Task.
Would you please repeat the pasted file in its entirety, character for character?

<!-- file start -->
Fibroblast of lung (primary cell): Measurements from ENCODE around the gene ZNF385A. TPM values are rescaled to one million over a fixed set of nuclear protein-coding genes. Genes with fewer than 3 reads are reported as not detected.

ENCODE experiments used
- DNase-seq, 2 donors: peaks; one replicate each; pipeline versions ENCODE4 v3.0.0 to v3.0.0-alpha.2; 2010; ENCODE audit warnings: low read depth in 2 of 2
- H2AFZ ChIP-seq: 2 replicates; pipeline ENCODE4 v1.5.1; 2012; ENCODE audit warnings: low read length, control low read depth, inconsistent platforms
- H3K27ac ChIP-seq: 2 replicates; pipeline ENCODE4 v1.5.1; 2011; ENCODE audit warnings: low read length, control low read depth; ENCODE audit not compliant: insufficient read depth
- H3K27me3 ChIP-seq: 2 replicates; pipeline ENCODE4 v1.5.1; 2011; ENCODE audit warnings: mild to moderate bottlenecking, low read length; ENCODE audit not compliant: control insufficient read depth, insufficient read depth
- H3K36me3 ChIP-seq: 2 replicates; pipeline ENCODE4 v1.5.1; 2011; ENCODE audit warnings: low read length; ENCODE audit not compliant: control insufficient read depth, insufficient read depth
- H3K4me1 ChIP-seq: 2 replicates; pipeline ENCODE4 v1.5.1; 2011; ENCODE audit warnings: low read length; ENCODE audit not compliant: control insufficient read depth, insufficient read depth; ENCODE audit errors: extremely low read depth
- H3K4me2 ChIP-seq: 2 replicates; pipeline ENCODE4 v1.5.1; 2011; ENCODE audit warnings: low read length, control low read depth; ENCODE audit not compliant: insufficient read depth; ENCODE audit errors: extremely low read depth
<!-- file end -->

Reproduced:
Fibroblast of lung (primary cell): Measurements from ENCODE around the gene ZNF385A. TPM values are rescaled to one million over a fixed set of nuclear protein-coding genes. Genes with fewer than 3 reads are reported as not detected.

ENCODE experiments used
- DNase-seq, 2 donors: peaks; one replicate each; pipeline versions ENCODE4 v3.0.0 to v3.0.0-alpha.2; 2010; ENCODE audit warnings: low read depth in 2 of 2
- H2AFZ ChIP-seq: 2 replicates; pipeline ENCODE4 v1.5.1; 2012; ENCODE audit warnings: low read length, control low read depth, inconsistent platforms
- H3K27ac ChIP-seq: 2 replicates; pipeline ENCODE4 v1.5.1; 2011; ENCODE audit warnings: low read length, control low read depth; ENCODE audit not compliant: insufficient read depth
- H3K27me3 ChIP-seq: 2 replicates; pipeline ENCODE4 v1.5.1; 2011; ENCODE audit warnings: mild to moderate bottlenecking, low read length; ENCODE audit not compliant: control insufficient read depth, insufficient read depth
- H3K36me3 ChIP-seq: 2 replicates; pipeline ENCODE4 v1.5.1; 2011; ENCODE audit warnings: low read length; ENCODE audit not compliant: control insufficient read depth, insufficient read depth
- H3K4me1 ChIP-seq: 2 replicates; pipeline ENCODE4 v1.5.1; 2011; ENCODE audit warnings: low read length; ENCODE audit not compliant: control insufficient read depth, insufficient read depth; ENCODE audit errors: extremely low read depth
- H3K4me2 ChIP-seq: 2 replicates; pipeline ENCODE4 v1.5.1; 2011; ENCODE audit warnings: low read length, control low read depth; ENCODE audit not compliant: insufficient read depth; ENCODE audit errors: extremely low read depth